By Peach Reynolds
To me one of the most beneficial aspects of international travel is to see things done differently than we do here. Some things function better than here and some worse, but it seems healthy to experience those differences. I grew to love traffic circles, but not sure about driving on the left side of the road, especially while shifting gears with my left hand on a 6-speed stick shift Audi while steering from the right side of the car. Very few street signs and no street numbers seemed a bit odd as well. Thank goodness for GPS systems!
The golf course was a true gem built in 1891 but updated periodically over the years. While not well known to Americans, it has been the site of two Ryder Cups and Walker Cup. The first head pro was Harry Vardon who formalized the Vardon grip and the second was Ted Ray, winner of the U.S. Open in 1920.
The course incorporated several design features that were classic Donald Ross touches. However, this course was built several years before Donald Ross started designing golf courses. False fronts, domed greens here and there, over sized fairway trap lips to trick your sense of distance, and a hole with a valley across the middle somewhat like the new #16 green at Morris Williams, for example.
Fast and firm conditions, some windy spells, and spotty play on my part led to my finishing 99th in the field of 150 or so with scores of 84-82 and missing the cut. Most players I talked to agreed that this course as it was set up was the toughest course they had ever played. The winning 54-hole score was 224 (+11) and that score won by 3! The 36-hole cut was 160. (+18) A good local caddy would have been a huge help but surprisingly there were none available. Just as surprisingly, my wife, Cynthia, volunteered to help wheel my clubs around for both rounds!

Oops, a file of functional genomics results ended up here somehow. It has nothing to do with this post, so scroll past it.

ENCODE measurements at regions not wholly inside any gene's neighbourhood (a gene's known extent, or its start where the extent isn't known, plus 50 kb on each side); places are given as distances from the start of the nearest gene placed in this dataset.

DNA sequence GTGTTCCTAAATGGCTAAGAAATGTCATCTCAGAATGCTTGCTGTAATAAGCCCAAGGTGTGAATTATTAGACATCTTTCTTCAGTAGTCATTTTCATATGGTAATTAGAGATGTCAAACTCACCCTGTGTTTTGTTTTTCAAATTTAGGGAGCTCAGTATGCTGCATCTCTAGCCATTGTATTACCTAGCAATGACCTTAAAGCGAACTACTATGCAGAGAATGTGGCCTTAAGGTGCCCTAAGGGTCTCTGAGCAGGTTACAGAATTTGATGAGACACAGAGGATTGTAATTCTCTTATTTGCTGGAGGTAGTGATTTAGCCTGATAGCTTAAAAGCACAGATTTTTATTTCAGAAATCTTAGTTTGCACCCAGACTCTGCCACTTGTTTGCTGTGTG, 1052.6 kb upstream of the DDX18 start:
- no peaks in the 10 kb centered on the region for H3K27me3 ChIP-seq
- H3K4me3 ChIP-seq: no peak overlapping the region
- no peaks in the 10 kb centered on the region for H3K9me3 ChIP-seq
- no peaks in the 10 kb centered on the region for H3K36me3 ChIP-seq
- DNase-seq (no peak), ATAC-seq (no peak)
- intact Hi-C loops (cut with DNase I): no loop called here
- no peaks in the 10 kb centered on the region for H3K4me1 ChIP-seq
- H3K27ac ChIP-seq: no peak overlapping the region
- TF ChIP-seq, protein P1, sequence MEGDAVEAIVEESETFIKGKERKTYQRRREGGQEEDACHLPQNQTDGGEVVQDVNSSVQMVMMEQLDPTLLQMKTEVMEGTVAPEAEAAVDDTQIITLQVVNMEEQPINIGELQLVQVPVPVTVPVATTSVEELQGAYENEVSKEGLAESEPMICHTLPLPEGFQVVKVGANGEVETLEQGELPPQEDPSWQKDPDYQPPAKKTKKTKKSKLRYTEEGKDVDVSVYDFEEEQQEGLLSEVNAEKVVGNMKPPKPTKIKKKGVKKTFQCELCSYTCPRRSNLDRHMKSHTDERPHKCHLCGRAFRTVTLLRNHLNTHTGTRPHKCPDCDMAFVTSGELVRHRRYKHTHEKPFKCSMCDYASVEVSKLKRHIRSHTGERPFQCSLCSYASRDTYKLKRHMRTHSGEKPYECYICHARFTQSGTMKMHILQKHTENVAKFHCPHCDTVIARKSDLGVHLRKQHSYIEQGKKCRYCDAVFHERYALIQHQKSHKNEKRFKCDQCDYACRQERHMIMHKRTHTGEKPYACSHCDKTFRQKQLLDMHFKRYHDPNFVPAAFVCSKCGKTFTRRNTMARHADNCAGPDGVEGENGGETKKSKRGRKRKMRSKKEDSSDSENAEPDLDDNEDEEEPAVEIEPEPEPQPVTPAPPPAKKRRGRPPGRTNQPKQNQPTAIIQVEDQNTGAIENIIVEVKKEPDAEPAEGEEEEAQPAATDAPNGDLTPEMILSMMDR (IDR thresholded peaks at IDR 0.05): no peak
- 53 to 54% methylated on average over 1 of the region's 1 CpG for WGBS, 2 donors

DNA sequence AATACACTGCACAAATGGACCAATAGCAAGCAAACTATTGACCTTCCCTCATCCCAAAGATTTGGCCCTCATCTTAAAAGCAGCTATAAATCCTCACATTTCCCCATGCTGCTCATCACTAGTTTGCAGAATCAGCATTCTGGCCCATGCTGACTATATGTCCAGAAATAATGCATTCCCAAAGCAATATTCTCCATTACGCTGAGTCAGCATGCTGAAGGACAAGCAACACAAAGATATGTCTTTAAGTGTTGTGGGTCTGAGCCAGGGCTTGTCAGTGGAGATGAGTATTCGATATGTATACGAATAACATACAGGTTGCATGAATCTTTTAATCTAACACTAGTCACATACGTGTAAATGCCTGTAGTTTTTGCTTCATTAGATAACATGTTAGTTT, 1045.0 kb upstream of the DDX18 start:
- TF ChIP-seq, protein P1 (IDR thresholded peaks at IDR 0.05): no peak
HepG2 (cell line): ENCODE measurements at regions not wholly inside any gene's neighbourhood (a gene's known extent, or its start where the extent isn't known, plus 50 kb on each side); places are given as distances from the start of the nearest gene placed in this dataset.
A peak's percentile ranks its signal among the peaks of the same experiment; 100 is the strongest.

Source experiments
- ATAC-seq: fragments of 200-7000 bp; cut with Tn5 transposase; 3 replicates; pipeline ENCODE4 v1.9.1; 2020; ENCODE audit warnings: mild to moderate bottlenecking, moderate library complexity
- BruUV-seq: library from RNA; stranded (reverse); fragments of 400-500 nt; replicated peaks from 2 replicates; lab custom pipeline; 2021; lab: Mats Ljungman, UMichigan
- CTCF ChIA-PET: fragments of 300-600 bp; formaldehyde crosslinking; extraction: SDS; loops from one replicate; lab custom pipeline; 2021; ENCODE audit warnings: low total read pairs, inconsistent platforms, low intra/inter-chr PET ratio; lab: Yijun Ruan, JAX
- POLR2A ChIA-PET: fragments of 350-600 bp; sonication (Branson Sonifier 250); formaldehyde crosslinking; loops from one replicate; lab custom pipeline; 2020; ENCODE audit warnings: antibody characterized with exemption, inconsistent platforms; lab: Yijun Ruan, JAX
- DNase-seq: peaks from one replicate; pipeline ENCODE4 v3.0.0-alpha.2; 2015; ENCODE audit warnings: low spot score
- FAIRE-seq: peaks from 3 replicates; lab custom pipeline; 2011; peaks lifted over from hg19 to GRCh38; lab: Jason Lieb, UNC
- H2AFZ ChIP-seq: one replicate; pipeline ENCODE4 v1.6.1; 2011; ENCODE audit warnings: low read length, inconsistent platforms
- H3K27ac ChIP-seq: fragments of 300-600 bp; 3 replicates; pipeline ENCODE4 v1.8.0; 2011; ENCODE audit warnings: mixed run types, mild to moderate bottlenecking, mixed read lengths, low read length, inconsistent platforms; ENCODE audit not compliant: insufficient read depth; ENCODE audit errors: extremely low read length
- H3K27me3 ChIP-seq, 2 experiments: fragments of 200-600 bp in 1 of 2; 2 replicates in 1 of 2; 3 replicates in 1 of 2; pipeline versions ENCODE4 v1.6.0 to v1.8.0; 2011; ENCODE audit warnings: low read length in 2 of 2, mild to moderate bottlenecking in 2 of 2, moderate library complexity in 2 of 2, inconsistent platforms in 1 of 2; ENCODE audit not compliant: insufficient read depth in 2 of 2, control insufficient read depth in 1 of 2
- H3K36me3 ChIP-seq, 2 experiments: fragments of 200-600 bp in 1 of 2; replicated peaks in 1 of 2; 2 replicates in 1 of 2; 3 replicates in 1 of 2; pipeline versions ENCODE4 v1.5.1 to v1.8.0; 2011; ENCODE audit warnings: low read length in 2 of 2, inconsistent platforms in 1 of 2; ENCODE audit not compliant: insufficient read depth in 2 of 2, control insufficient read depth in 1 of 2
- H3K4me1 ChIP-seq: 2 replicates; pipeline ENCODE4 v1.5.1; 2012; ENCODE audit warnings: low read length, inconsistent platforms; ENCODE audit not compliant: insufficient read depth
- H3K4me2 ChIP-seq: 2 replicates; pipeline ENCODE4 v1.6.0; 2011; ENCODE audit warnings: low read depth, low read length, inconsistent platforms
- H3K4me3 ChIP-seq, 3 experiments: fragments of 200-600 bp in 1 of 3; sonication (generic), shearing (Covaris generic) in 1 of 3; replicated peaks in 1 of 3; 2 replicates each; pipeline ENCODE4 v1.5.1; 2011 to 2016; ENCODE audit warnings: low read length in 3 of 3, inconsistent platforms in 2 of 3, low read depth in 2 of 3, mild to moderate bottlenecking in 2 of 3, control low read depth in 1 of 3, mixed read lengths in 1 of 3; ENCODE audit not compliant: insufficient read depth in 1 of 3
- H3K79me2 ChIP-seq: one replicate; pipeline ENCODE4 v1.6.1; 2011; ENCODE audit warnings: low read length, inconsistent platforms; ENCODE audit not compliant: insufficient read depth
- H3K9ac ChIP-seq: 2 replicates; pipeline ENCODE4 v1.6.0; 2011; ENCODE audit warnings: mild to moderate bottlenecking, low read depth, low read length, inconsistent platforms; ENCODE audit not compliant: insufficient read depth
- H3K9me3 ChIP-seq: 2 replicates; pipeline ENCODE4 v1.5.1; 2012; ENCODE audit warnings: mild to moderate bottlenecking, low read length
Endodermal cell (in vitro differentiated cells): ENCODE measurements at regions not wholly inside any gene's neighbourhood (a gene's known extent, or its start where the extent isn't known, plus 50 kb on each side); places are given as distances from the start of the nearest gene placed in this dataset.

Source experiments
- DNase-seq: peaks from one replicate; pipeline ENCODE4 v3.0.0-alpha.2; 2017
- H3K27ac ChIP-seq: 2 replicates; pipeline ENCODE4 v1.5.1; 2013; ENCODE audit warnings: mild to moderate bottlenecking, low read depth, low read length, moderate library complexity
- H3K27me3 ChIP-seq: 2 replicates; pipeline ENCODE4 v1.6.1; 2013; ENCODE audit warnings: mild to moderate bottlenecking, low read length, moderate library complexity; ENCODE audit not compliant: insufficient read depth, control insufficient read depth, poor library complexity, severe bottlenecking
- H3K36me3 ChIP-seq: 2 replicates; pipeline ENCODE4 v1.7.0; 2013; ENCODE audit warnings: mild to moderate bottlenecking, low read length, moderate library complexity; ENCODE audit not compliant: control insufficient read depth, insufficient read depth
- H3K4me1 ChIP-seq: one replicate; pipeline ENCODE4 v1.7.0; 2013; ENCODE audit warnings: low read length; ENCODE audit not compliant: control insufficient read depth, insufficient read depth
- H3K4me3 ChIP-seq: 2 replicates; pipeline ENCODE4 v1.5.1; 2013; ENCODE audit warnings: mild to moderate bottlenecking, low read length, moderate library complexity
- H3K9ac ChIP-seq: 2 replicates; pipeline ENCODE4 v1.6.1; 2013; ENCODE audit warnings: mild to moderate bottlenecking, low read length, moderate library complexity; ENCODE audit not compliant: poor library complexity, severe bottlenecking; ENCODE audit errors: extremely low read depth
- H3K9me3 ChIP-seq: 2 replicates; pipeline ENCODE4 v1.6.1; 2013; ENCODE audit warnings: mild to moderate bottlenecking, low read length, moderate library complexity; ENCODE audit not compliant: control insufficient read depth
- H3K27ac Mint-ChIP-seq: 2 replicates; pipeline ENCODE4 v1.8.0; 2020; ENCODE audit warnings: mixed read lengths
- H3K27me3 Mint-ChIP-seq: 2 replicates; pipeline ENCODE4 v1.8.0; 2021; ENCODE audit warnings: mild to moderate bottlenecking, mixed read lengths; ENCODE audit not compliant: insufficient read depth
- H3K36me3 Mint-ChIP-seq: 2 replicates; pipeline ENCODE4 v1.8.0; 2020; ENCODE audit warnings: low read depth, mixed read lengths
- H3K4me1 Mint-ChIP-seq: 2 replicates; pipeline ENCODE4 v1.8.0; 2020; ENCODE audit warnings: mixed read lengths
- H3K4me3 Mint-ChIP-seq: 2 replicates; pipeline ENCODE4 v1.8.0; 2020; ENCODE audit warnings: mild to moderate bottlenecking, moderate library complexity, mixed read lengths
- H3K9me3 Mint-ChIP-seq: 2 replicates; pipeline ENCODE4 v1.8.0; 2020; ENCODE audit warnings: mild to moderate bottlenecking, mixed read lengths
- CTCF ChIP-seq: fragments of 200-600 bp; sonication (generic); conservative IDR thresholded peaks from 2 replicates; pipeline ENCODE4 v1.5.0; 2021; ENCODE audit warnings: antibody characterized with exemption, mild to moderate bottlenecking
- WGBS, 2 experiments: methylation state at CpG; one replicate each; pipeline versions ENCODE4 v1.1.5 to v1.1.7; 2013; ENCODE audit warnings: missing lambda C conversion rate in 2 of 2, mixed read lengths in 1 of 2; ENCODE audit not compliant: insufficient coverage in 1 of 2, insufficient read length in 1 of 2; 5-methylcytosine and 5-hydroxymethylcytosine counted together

As for general golf differences, I found it interesting that:
1) In Britain most courses are walking only. Nearly every golfer I saw was using a push/pull cart of some sort. I am a big proponent of walking whenever possible but they don’t have 100-degree afternoons like we do here. Billy Claggett would have had a tough career selling golf carts there.
2) There are lots of organized amateur events that involve regional teams competing in Ryder Cup style events against each other – much like our Hannon Cup matches that pit local pros against amateurs and the Rudy’s Cup competition that pits the best amateurs from Austin against those from San Antonio. There is no question that this type of competition fosters interest in the game.
3) The British think nothing of playing recreational rounds of golf in terrible weather. Just part of the deal.
4) The fairways and greens tend to be a lot firmer than what we see here. I saw no evidence of aeration holes on the greens. Or ball marks, for that matter. The 150-yard markers are measured to the front of the greens, not the middle. It is almost unheard of to play an approach shot to carry all the way to a pin. I had a very difficult time judging where to land shots – the wind seemed to affect the way the ball bounced and rolled almost as much as the contours of the ground.
5) The sand traps are indeed TRAPS! Many required using wooden stairs to get in and out. I was in 5 or 6 fairway traps and not once was I able to even attempt to advance the ball in the direction of the green. (see photo)
6) Entry into golf tournaments is based almost entirely on one’s handicap instead of through qualifiers. Better players there are working hard to get their handicap as low as possible whereas I see examples here of players happy to let their handicap float upwards to enhance their chances in handicap based matches.
All differences aside, to a man, the golfers I met there had a wonderful enthusiasm for the game. The emphasis was truly on the joy of the game and the uncertainties of the result of any shot only added to the charm. Playing golf in the United Kingdom was a rare treat and I would encourage anyone that gets the chance to do it!